Chi is constantly circulating through our meridians but the vast potential of Shakti lies dormant in the first chakra at the base of our spine. The relationship between chi and Shakti can be likened to the liquid and solid wax of a burning candle. All the chi presently circulating through the body is like the liquid wax rising up the wick and being burned. The solid wax of the candle is the sleeping Shakti energy being held in reserve.
In traditional language Shakti is said to be sleeping. But sometimes Shakti awakens and infuses us with the energy needed for new or powerful events. A sexual orgasm, the growth of a fetus, and the incredible transformations of puberty are all manifestations of something more than chi, they are manifestations of a partial awakening of Shakti.
The sacred power of Shakti is vital to the tantric yogi. Practicing asana and breathing exercises can harmonize the flow of chi in the meridians, but to open the chakras requires something more than chi— it requires energy of greater strength and subtlety. Shakti must awaken and add her energy to our efforts. Shakti is awakened by intensely focusing our chi into a chakra, bandha practices help to achieve this.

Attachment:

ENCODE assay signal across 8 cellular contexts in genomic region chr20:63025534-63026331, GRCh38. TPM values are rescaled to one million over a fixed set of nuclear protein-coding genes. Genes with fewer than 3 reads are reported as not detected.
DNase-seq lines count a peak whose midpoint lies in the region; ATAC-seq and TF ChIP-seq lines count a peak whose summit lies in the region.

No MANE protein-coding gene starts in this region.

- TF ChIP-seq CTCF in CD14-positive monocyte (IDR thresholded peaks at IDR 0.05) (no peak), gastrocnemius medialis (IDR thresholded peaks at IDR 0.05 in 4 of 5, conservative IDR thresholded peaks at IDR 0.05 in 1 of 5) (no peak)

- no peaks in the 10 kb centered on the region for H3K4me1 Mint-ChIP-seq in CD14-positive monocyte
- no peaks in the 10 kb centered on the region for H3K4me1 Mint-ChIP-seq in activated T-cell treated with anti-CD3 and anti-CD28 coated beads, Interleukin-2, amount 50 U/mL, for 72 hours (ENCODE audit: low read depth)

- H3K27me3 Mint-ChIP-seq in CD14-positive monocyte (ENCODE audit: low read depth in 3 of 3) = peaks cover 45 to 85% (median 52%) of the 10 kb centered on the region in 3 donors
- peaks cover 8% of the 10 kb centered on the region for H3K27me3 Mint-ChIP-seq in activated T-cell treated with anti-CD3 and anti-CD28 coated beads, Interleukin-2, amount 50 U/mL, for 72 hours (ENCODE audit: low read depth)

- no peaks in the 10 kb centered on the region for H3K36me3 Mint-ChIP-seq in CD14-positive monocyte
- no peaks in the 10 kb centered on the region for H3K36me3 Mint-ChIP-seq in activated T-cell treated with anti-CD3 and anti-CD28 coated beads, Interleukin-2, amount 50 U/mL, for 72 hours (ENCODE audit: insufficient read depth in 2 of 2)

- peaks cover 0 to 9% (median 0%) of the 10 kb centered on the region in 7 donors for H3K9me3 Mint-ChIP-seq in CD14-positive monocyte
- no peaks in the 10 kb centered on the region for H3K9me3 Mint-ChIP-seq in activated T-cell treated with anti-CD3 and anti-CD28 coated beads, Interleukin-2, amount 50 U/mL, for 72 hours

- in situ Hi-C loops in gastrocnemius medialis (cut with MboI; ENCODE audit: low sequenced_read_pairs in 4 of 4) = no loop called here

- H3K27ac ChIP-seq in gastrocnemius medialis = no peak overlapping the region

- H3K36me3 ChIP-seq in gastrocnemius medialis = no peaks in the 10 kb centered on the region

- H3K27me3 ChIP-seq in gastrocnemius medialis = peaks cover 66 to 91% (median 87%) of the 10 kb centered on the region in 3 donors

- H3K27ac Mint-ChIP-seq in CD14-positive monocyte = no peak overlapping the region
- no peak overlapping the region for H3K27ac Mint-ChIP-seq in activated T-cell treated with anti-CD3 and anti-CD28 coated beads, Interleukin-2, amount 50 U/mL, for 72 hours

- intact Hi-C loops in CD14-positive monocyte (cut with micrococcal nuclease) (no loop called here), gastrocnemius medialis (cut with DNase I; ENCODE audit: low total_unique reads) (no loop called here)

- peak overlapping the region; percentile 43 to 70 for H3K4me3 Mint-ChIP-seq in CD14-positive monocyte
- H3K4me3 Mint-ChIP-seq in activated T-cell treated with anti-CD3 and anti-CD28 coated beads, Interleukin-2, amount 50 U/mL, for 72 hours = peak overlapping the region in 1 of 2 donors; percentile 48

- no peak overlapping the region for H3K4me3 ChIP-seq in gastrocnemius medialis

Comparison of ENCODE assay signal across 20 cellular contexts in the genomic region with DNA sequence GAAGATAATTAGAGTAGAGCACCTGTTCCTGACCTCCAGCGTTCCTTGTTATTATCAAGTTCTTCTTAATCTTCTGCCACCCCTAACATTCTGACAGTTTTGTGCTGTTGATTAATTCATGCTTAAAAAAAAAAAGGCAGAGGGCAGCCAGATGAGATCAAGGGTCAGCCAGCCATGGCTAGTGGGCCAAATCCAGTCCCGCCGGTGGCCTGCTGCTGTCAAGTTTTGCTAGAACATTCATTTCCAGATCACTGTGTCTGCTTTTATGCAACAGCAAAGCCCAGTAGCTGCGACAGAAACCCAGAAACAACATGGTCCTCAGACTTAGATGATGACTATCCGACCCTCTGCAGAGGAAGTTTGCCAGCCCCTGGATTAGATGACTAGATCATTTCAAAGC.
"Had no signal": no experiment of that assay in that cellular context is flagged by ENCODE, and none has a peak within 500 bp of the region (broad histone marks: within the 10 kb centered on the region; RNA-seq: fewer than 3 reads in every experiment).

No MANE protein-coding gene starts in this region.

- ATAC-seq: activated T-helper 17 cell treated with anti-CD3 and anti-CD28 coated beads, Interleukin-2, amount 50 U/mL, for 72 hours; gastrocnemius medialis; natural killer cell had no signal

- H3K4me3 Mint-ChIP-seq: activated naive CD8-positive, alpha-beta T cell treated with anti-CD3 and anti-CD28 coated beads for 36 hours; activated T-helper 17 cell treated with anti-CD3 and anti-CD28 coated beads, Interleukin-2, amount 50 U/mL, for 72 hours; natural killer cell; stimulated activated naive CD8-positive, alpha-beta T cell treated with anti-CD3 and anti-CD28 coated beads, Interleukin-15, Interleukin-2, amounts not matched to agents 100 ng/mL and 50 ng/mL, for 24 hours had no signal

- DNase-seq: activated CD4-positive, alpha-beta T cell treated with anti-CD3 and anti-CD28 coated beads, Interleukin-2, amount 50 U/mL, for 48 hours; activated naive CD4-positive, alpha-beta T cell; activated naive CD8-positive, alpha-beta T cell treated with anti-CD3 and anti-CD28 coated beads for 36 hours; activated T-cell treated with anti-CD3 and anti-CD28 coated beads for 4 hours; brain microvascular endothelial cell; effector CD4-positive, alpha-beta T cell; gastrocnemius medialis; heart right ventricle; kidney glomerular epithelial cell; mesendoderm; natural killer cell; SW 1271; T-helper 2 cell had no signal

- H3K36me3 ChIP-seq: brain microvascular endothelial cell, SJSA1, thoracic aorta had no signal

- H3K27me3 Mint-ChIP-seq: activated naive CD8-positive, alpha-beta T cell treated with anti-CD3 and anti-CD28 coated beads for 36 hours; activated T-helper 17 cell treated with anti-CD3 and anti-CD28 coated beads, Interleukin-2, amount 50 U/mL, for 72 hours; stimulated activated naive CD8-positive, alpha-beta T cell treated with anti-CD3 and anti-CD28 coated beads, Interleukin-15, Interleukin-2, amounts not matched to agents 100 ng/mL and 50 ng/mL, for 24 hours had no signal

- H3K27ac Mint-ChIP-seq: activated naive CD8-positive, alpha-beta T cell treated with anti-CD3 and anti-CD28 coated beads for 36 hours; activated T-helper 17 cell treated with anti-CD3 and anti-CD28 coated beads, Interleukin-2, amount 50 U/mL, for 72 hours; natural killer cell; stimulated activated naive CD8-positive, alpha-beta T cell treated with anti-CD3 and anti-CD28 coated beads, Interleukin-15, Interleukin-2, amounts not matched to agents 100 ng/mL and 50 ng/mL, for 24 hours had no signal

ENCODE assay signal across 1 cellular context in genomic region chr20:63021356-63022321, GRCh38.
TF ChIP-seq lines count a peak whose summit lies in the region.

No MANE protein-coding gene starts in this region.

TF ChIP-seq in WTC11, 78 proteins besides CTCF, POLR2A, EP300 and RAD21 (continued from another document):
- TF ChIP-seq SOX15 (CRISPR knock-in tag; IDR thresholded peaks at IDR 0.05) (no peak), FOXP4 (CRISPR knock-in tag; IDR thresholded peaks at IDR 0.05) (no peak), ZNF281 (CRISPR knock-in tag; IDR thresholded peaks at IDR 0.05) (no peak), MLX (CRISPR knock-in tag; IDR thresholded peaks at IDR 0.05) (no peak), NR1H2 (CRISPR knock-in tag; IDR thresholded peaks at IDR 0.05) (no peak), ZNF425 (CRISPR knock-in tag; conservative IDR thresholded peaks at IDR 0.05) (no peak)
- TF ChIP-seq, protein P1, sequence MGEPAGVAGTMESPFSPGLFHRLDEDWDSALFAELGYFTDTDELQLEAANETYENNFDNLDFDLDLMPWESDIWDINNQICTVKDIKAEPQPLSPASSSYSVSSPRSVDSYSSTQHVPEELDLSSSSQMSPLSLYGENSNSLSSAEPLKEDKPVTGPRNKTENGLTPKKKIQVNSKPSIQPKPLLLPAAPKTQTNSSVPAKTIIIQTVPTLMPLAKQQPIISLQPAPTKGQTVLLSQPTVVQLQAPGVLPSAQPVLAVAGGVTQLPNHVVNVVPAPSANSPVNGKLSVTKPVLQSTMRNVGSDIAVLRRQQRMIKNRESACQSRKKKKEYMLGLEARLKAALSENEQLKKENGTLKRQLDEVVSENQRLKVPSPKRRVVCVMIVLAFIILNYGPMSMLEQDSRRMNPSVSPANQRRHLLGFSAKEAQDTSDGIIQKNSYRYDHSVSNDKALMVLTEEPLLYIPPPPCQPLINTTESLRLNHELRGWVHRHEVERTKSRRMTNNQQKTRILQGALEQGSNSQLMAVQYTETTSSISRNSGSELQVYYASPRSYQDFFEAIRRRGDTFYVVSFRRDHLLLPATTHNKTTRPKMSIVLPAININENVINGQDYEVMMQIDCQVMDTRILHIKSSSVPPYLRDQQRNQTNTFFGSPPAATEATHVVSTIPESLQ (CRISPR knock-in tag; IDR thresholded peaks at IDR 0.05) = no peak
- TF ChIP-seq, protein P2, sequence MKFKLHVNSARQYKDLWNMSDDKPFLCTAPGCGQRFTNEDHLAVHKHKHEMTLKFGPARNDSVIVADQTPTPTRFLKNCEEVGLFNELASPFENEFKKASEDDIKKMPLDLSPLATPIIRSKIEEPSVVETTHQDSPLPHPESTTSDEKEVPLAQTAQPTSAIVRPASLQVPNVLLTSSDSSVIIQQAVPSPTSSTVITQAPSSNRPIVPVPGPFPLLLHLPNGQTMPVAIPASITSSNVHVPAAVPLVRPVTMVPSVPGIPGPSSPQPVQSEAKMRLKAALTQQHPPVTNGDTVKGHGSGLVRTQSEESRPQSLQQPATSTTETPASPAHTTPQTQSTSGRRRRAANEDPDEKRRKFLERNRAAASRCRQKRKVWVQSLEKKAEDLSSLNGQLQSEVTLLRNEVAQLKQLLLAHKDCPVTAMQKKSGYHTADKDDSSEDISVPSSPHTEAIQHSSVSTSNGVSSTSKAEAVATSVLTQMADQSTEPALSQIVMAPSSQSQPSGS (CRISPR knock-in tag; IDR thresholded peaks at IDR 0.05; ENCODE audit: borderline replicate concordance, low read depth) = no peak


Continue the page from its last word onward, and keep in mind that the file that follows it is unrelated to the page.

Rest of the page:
Excerpts from: Yin Yoga: Principles and Practice — 10th Anniversary Edition by Paul Grilley.
Paul Grilley: A well-known master of yin yoga, Paul brings a thorough grounding in Hatha and Ashtanga yoga as well as anatomy and kinesiology to his teaching, which integrates the Taoist yoga of martial arts master Paulie Zink and the Chinese meridian and acupuncture theories of Dr. Hiroshi Motoyama. Paul’s book, Yin Yoga: Principles and Practice, explains how yin yoga can teach us to relax, be patient, be quiet, and focus on the skeleton and its joints—a necessary counterpoint to today’s more ubiquitous muscular yoga.